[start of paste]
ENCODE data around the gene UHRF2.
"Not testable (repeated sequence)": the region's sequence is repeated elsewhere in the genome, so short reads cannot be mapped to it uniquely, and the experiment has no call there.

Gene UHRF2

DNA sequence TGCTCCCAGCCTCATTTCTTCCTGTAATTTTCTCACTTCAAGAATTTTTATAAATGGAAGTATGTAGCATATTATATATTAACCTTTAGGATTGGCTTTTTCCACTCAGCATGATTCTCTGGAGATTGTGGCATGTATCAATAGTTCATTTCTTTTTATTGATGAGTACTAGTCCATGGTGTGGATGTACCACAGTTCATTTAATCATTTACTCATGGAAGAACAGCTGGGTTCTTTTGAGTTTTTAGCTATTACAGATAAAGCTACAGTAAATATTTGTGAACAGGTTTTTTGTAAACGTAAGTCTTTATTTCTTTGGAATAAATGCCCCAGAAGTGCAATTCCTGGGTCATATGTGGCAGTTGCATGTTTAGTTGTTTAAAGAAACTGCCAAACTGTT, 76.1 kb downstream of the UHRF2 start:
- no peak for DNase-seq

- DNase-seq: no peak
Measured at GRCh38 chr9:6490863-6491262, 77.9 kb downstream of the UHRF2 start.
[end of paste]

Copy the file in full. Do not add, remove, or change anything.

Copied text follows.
ENCODE data around the gene UHRF2.
"Not testable (repeated sequence)": the region's sequence is repeated elsewhere in the genome, so short reads cannot be mapped to it uniquely, and the experiment has no call there.

Gene UHRF2

DNA sequence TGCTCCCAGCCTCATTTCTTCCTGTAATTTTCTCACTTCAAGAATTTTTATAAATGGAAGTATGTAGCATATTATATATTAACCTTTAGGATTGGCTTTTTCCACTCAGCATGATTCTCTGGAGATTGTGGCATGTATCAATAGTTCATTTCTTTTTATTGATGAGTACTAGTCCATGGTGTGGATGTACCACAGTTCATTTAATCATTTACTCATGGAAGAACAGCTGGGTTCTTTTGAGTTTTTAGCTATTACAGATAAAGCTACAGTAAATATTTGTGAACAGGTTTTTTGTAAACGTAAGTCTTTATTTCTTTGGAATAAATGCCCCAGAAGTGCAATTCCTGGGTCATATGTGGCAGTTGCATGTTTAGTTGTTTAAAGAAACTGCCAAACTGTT, 76.1 kb downstream of the UHRF2 start:
- no peak for DNase-seq

- DNase-seq: no peak
Measured at GRCh38 chr9:6490863-6491262, 77.9 kb downstream of the UHRF2 start.